Waterbury — Democrats endorsed House Speaker Christopher G. Donovan of Meriden for Connecticut’s only open congressional seat Monday night, but former state Rep. Elizabeth Esty of Cheshire and Dan Roberti of Kent qualified for an Aug. 14 primary.
Donovan, 58, who has been organized labor’s greatest ally in the General Assembly, starts the primary campaign with important union support and $640,008 in cash, compared with $801,075 for Esty and $508,236 for Roberti.
Roberti just barely won 15 percent of the convention vote, the threshold for automatically qualifying for the primary. His campaign says he exceeded the 51 votes necessary to primary after all delegates voted, but he was in danger of falling short when delegates began switching votes.
He dropped to 50, but enough delegates switched in his favor to give him 54 votes before the tally was formally closed.
Donovan easily won with 216 votes, or 64 percent. Esty had 66 votes, or 20 percent.
The trio has been competing for the nomination to succeed U.S. Rep. Chris Murphy, D-5th District, who is running for the U.S. Senate six years after breaking the Republican hold on the district by unseating Nancy Johnson.
Esty, 52, is a former Cheshire council member who served one term in the state House. Roberti, 30, never has held elective office.
Donovan’s convention pitch was an unabashed appeal to a left-leaning Democratic base vote: He has a 20-year record in the legislature of supporting the minimum wage, universal health care and mandatory paid sick days.
Esty and Roberti join Donovan in supporting gay marriage, abortion rights and the repeal of the death penalty, but Esty has emphasized a more centrist record on economic development issues that her supporters say will play better in November.
In the 2010 race for governor, Republican Tom Foley handily beat Democrat Dannel P. Malloy in the 5th, giving the GOP reason to hope it can recapture a seat the party held before Murphy’s win.
A packet distributed by Esty’s campaign Monday night emphasized the importance of a candidate who can appeal to unaffiliated voters.
“The issues that I care about cut across party lines. I’m talking about jobs. People want jobs. Democrats, Republicans, Independents, they want jobs,” Donovan said. “They want to be treated fairly. That’s the underlying theme here.”
Roberti said he was proud of qualifying for the primary, even if he nearly lost in last-second vote switches. He was unsure if he owed a debt to one of his opponents, or whether delegates simply decided to have everyone qualify.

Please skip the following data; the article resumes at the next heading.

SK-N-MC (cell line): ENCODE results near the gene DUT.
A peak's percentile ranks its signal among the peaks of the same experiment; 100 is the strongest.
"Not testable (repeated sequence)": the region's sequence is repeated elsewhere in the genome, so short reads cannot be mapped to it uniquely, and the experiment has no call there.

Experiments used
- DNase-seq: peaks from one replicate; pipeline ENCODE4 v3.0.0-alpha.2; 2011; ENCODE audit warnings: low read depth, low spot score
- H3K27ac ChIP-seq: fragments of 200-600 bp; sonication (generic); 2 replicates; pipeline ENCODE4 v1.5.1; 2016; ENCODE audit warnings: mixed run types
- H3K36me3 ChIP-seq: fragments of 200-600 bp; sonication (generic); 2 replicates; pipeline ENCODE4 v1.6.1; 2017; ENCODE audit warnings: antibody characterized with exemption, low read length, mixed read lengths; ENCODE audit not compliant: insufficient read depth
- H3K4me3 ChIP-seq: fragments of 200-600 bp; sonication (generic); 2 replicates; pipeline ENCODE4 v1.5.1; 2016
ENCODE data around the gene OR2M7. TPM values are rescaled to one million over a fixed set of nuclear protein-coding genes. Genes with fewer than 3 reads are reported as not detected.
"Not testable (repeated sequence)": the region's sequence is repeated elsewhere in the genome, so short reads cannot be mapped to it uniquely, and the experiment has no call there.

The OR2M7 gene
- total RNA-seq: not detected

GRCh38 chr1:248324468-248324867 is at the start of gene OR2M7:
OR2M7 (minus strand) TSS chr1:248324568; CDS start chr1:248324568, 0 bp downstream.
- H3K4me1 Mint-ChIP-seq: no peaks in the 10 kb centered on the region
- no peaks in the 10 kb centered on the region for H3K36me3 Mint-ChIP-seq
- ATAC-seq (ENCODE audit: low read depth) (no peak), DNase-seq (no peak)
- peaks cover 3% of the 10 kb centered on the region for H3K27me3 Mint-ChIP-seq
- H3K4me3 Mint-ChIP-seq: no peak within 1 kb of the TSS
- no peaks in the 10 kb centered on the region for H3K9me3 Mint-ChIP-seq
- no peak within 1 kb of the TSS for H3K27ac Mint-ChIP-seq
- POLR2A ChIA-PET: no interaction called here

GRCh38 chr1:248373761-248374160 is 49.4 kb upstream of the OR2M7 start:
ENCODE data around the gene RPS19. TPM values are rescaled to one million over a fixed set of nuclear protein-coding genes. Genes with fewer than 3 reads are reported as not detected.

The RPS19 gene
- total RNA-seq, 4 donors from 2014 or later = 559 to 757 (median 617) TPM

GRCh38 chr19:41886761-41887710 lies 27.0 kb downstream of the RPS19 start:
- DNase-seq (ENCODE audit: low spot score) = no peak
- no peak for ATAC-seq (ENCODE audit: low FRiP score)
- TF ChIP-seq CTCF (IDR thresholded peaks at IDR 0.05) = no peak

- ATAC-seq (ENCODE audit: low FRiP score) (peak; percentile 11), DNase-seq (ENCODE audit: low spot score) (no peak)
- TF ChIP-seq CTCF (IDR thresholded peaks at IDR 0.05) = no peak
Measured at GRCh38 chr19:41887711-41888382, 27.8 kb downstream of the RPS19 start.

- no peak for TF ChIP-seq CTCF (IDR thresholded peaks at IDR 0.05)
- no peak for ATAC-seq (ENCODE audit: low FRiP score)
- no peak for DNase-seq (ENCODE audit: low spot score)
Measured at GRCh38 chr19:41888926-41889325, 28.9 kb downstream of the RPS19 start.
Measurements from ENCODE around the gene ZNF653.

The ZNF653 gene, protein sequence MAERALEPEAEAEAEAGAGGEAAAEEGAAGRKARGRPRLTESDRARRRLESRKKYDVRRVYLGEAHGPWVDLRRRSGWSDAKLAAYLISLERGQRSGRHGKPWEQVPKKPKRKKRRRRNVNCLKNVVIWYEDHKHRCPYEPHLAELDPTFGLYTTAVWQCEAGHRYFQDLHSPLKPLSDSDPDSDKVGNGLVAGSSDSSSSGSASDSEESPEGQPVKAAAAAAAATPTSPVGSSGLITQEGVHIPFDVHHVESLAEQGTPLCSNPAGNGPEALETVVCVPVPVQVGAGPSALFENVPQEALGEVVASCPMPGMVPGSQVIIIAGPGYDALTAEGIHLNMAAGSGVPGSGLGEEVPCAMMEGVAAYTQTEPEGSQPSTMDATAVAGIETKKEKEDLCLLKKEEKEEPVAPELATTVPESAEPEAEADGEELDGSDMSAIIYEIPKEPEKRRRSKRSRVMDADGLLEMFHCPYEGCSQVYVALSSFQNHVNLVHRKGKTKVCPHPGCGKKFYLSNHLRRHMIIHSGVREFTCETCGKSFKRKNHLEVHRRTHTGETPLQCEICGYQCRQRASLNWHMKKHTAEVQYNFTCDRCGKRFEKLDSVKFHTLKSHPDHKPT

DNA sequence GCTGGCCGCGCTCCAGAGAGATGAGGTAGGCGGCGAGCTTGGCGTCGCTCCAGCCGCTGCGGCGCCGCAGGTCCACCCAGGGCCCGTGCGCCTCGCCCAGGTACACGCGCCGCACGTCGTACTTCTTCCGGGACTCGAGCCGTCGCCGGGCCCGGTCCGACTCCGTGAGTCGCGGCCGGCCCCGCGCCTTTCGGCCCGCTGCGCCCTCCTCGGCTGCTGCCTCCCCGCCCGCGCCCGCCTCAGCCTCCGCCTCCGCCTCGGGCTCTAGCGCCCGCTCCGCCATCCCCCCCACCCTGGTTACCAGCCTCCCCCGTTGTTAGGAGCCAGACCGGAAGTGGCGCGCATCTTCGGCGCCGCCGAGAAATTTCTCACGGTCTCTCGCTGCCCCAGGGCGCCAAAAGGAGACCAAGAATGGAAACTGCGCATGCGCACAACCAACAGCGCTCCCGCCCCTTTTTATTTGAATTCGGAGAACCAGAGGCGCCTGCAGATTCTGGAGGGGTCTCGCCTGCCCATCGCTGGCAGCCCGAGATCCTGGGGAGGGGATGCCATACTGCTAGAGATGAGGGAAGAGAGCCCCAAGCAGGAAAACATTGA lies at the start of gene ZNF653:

“I’m not quite sure what happened right there, but what I do know is a lot of people stood up at the end and made sure we got across the threshold there.”
Roberti’s strengths have been fundraising, assisted by a father with Washington connections. But not all his cash on hand will be legally available during the primary, because some donors have given three times the maximum allowable donation: once for the convention, once for the primary and once for the general election.
Esty’s campaign estimated that only $347,000 of Roberti’s money can be used in the primary.
Esty said she expected all three candidates to qualify for the primary, just as the Republicans are likely to leave their convention next week facing a primary in the district. Esty said it is time for the broader Democratic electorate to decide who is most electable.
“Put us to the test,” she said.
The district runs from Fairfield County’s northern fringe along the New York border to Massachusetts, covering struggling industrial cities like Meriden, Waterbury and New Britain, the Litchfield Hills and Farmington Valley suburbs.
Donovan nearly swept all the larger urban areas, taking 25 of 27 votes in Danbury, winning all 28 votes in his hometown of Meriden, 34 votes in New Britain and 9 votes in Torrington. Waterbury, whose political activists seem to take a special joy in convention deals, gave Roberti a surprising 22 of its 42 votes.
When Litchfield upped Donovan’s tally on vote switching at Roberti’s expense, Waterbury switched two from Donovan’s column into Roberti’s.
Esty took all 13 votes in her hometown of Cheshire, while Roberti got both his hometown votes in Kent.
A clarification: The original version of this story reported that Roberti was short of the 51 votes needed to primary until vote switching began. His campaign says it was vote switching that initially dropped him below 51 votes. Other switches eventually left him with 54 votes.